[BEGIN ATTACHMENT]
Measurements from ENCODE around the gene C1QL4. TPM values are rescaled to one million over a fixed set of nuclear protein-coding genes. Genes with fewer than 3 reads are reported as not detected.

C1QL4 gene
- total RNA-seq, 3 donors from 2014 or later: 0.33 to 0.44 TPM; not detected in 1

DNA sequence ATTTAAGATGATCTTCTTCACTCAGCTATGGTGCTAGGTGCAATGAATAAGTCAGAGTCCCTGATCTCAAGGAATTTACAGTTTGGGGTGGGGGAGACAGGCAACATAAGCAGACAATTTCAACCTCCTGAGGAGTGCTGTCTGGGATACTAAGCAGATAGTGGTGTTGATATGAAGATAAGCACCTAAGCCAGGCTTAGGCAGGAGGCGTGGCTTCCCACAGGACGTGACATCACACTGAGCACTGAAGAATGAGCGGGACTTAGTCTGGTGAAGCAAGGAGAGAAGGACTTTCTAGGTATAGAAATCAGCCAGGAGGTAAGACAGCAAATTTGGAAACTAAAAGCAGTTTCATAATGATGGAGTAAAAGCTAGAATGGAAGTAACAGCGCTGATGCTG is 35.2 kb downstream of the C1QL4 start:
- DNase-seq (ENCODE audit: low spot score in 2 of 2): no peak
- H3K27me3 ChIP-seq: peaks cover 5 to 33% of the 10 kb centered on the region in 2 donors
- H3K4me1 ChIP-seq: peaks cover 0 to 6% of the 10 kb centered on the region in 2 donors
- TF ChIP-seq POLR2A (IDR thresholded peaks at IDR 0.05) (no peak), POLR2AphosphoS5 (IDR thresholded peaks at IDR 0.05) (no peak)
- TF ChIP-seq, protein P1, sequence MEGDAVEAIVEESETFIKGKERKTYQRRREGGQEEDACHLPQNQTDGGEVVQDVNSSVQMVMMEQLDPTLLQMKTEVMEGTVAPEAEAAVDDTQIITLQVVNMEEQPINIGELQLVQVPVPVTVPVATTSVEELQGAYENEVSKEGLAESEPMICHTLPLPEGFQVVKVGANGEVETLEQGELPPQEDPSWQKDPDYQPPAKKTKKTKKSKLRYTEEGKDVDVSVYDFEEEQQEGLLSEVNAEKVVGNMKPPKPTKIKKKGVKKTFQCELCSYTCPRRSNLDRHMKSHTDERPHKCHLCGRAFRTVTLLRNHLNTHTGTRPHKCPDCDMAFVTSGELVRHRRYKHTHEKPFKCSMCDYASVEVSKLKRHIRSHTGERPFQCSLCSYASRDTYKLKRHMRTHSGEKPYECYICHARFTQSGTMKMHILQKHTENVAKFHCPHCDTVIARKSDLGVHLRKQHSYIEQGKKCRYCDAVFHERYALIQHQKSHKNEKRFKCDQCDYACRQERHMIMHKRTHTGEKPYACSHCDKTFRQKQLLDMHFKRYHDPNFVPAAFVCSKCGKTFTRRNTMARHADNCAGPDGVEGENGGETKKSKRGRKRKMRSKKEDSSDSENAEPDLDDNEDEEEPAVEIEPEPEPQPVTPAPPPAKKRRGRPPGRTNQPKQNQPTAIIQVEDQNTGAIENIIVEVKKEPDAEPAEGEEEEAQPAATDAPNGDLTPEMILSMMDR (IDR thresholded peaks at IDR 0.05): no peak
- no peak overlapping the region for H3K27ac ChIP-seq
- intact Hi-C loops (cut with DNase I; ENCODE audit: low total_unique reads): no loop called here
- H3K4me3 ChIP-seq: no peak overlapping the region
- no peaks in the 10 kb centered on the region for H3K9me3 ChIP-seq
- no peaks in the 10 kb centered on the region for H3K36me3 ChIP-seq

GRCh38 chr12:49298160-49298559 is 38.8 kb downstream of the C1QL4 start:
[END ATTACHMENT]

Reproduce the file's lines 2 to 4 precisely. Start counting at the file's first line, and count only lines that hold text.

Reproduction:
C1QL4 gene
- total RNA-seq, 3 donors from 2014 or later: 0.33 to 0.44 TPM; not detected in 1

DNA sequence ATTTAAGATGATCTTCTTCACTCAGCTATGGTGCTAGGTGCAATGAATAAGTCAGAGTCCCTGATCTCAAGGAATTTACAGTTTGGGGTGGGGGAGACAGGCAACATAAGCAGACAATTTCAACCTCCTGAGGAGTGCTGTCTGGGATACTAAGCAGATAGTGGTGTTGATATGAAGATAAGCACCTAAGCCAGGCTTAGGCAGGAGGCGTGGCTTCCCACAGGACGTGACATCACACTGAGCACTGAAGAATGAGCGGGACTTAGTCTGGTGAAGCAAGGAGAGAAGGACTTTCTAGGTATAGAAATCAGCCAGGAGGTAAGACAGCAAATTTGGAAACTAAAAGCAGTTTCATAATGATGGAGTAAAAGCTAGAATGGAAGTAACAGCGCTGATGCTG is 35.2 kb downstream of the C1QL4 start: